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Thursday, March 16, 2017

Illinois New OT Rules in 2017 for Home Health Care Workers Limit People with Disabilities Care

Illinois Governor Bruce Rauner has jumped another hurdle in his push to reduce the cost of home health-care. But, some people affected by the change are warning of dire consequences.
ILLINOIS PUBLIC RADIO article • MAR 14, 2017                        
K-L Cleeton runs a video production company from his parents’ home in Effingham. His parents work for him, but not to grab coffee at his film shoots.

“Because my disability is so severe, I require 24-hour assistance. If I have an itch, I can’t scratch it. So this is very much my choice.”

Cleeton prefers to have his parents care for him instead of hiring a home health aid. He says his muscular condition is like being quadriplegic.

Under the governor’s new rules, Cleeton’s parents will be limited to 45 hours of work a week. After that, they’ll have to find an outside worker to fill in the gaps — and figure out to how to replace the lost income.

The administration says the rule change will keep caretakers from being overworked, create jobs and save money.

But Fred Flather, chief of staff for the Illinois Department of Human Services, says money is not the driving factor.

"The main thrust of this rule is to enhance customer security and safety by making sure they have enough providers, and that they're providers are going to be fresh. And the side benefit is yeah it's going to save a little bit of money."

The new policy will go into effect August 1st. Exceptions will be made for clients requiring more extensive care.
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Access Living (center of independent living) of Metro Chicago has shared this helpful information:
We at Access Living know that many people with disabilities, families and Individual Providers (IPs, also known as PAs or home care workers) are very distressed over this saga, which has dragged on since October of 2015. People need to know:
  • The State said yesterday that it does not plan to implement the new rule until August 1, 2017 at this time
  • The State must file the new rule with the Secretary of State's office. The timeline for that is unclear and they could add more language to the rule before then.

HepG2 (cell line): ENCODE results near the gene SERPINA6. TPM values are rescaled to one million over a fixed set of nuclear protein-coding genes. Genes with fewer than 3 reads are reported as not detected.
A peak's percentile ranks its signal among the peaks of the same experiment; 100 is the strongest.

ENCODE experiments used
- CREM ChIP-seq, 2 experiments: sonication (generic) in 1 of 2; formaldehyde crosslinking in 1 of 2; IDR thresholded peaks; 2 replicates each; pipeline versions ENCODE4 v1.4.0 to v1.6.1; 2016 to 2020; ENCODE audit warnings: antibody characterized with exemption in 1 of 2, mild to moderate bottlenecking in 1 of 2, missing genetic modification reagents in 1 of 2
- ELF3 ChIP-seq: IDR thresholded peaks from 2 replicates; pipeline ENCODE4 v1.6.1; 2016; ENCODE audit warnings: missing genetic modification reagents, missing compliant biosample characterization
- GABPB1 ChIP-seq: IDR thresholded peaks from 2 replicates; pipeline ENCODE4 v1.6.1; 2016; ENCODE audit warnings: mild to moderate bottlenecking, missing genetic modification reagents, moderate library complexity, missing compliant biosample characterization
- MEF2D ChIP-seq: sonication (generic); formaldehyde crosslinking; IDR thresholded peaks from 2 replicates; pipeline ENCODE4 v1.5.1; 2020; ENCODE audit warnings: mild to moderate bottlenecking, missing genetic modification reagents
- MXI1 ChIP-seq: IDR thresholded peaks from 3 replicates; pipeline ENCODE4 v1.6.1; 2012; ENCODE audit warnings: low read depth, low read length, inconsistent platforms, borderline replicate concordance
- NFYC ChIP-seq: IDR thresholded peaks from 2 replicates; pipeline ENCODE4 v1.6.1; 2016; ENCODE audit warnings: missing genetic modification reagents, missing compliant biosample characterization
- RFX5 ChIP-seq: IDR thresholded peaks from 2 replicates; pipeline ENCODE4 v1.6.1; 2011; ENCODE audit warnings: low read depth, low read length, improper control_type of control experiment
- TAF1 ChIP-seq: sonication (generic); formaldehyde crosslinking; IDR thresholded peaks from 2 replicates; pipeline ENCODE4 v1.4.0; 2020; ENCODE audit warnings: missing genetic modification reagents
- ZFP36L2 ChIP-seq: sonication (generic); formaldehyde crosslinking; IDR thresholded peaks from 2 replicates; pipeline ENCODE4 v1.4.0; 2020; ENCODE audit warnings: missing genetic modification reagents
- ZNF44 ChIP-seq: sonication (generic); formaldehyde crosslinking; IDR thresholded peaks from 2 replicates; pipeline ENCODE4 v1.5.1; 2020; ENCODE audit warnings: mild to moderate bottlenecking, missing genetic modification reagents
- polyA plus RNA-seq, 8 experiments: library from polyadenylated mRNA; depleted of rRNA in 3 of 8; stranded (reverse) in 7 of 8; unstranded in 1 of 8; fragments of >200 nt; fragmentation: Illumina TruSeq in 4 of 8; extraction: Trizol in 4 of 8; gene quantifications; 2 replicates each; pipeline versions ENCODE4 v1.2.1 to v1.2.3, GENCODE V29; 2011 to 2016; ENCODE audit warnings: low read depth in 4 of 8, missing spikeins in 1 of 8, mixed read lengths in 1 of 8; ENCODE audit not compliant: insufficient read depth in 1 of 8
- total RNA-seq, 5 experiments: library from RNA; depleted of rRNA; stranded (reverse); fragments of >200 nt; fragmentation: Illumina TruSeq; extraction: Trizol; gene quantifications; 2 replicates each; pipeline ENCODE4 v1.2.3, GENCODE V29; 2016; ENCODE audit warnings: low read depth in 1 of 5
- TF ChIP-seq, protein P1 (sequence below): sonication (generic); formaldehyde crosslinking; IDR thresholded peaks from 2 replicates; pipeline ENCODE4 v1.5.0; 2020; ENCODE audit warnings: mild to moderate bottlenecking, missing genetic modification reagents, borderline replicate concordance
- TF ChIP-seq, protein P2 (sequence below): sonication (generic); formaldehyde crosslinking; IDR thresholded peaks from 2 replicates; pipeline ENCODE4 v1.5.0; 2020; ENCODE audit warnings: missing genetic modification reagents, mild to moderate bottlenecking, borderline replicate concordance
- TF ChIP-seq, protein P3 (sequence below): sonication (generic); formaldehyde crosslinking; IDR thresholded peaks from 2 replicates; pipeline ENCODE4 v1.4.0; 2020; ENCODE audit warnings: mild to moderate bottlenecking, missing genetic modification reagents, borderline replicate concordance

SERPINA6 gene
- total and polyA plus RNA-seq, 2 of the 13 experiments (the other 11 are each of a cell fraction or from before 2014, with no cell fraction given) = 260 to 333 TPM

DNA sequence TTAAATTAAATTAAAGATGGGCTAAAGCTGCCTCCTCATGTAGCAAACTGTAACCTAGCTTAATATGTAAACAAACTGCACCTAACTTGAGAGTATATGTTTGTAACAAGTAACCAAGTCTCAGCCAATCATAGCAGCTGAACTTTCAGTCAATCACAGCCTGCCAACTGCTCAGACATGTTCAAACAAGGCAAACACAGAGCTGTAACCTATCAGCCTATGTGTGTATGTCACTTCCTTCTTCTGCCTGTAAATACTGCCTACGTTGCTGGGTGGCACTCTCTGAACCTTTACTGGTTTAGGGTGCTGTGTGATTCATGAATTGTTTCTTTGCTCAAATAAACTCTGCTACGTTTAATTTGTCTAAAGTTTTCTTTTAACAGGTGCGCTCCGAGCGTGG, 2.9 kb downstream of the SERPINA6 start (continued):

• Advocates will continue to talk with the State about the rule and how to ensure that people are not hurt
  • For now, the current process on overtime stays in place.
  • The rule will cap IP hours at 45 per week, but includes provisions for pre-approved exceptions for certain HSP customers with disabilities for a term of one year. These people would be judged medically complex or not able to secure IPs within a 40 mile radius. However currently the guidelines for these determinations are not yet clear. The rule relies heavily on the requirement of having backup providers in case of emergency. It is also not quite clear how family IPs will be affected.
  • The State has however made it clear that they do not intend to reduce the current level of consumer control in the program. That remains the same as it is now.
  • The State says that the 45 hour cap means that 89% of the IPs across the state will not be affected. However, with around 30,000 IPs, the remaining 11% account for about 3,300 IPs. It is unclear how many HSP consumers those 3,300 IPs work for, and whether those consumers would qualify for exceptions. It is unclear what the geographic concentrations for both groups would be.
Access Living Press Release statement is at this link. https://www.accessliving.org/1410ga792

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